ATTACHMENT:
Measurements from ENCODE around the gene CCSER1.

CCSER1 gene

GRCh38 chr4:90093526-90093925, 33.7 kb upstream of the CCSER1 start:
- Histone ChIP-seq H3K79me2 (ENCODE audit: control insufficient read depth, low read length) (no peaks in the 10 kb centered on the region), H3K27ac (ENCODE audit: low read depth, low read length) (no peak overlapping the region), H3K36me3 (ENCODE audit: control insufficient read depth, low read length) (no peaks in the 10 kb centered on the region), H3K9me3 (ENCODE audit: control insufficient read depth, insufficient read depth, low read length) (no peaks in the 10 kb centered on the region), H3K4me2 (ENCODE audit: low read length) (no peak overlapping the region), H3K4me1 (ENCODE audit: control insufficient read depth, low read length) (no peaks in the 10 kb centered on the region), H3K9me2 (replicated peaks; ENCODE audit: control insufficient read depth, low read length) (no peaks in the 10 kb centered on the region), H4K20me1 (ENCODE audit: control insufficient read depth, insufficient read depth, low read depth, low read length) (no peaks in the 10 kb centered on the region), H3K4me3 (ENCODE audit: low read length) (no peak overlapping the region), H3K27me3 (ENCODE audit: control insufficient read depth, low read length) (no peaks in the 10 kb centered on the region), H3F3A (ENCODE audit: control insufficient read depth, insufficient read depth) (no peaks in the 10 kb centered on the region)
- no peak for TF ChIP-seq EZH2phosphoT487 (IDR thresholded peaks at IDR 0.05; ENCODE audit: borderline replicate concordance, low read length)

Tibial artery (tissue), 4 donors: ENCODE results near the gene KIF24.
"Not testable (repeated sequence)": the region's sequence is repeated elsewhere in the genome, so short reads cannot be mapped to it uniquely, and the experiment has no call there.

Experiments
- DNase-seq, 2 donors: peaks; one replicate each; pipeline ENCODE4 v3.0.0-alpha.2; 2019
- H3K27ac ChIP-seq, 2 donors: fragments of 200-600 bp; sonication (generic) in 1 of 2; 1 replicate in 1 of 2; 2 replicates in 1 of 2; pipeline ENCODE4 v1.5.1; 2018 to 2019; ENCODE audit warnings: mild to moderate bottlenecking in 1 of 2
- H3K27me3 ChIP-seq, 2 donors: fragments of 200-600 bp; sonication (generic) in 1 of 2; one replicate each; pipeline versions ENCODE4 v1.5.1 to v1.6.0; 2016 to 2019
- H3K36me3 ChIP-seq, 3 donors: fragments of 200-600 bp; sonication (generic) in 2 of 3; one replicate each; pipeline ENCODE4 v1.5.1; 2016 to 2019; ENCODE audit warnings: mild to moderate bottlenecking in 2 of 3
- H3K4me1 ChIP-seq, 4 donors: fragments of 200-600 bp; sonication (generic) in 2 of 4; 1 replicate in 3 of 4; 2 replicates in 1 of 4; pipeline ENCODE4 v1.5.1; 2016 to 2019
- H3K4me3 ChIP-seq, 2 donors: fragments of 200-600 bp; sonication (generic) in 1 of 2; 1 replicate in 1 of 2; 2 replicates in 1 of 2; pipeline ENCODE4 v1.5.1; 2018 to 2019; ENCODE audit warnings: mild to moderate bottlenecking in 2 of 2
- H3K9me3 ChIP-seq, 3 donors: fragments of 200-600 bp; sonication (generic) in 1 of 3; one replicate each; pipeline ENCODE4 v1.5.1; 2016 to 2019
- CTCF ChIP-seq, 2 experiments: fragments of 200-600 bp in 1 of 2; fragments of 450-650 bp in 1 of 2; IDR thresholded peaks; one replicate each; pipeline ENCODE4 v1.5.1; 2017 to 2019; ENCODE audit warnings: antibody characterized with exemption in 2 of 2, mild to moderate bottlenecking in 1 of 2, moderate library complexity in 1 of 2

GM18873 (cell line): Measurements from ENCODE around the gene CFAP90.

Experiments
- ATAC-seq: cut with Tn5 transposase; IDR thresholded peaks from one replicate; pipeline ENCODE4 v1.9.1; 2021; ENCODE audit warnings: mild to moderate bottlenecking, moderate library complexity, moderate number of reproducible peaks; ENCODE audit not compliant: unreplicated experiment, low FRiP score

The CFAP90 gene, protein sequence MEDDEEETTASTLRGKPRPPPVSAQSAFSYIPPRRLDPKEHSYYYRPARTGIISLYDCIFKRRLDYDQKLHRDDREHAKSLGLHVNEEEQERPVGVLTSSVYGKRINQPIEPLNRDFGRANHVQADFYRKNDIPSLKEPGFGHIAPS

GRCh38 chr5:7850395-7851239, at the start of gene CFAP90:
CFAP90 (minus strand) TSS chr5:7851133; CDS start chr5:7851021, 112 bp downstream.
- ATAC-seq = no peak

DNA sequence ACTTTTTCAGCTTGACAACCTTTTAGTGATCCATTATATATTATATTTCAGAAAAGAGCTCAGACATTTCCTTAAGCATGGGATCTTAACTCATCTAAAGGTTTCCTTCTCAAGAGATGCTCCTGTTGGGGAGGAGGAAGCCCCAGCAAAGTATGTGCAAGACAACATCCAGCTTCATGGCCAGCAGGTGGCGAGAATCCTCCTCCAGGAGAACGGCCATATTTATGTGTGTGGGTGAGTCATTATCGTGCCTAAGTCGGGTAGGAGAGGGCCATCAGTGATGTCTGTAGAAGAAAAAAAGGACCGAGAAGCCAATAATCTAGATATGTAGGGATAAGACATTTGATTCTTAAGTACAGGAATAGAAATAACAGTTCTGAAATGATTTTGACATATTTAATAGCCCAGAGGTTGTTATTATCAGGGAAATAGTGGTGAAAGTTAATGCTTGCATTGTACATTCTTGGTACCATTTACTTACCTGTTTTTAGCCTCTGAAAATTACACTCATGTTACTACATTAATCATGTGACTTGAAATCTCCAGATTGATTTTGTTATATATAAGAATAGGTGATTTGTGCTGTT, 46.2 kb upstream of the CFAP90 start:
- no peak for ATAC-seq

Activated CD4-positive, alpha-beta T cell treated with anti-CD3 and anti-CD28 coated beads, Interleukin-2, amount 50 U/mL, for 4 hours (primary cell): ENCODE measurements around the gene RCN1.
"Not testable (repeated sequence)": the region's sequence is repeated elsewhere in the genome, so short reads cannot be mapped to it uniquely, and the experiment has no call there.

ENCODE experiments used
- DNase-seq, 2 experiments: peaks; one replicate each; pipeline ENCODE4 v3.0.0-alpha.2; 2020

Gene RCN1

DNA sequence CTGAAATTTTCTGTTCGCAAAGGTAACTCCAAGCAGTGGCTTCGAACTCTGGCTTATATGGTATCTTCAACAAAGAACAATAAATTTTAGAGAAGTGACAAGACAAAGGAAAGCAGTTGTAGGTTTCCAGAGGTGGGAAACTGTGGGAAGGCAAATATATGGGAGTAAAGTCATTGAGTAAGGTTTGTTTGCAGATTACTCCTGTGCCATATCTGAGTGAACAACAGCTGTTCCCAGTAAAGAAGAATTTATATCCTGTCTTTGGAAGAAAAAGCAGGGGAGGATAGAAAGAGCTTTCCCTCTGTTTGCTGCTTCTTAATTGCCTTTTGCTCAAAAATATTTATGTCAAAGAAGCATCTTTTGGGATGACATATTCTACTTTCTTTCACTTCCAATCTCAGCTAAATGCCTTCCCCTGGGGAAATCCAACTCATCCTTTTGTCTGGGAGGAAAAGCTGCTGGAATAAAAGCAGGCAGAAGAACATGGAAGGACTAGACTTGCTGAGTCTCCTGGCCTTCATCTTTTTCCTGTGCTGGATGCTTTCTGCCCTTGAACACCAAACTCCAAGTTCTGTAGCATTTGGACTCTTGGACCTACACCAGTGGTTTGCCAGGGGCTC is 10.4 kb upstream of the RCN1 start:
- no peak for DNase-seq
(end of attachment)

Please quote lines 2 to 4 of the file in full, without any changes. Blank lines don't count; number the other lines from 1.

CCSER1 gene

GRCh38 chr4:90093526-90093925, 33.7 kb upstream of the CCSER1 start:
- Histone ChIP-seq H3K79me2 (ENCODE audit: control insufficient read depth, low read length) (no peaks in the 10 kb centered on the region), H3K27ac (ENCODE audit: low read depth, low read length) (no peak overlapping the region), H3K36me3 (ENCODE audit: control insufficient read depth, low read length) (no peaks in the 10 kb centered on the region), H3K9me3 (ENCODE audit: control insufficient read depth, insufficient read depth, low read length) (no peaks in the 10 kb centered on the region), H3K4me2 (ENCODE audit: low read length) (no peak overlapping the region), H3K4me1 (ENCODE audit: control insufficient read depth, low read length) (no peaks in the 10 kb centered on the region), H3K9me2 (replicated peaks; ENCODE audit: control insufficient read depth, low read length) (no peaks in the 10 kb centered on the region), H4K20me1 (ENCODE audit: control insufficient read depth, insufficient read depth, low read depth, low read length) (no peaks in the 10 kb centered on the region), H3K4me3 (ENCODE audit: low read length) (no peak overlapping the region), H3K27me3 (ENCODE audit: control insufficient read depth, low read length) (no peaks in the 10 kb centered on the region), H3F3A (ENCODE audit: control insufficient read depth, insufficient read depth) (no peaks in the 10 kb centered on the region)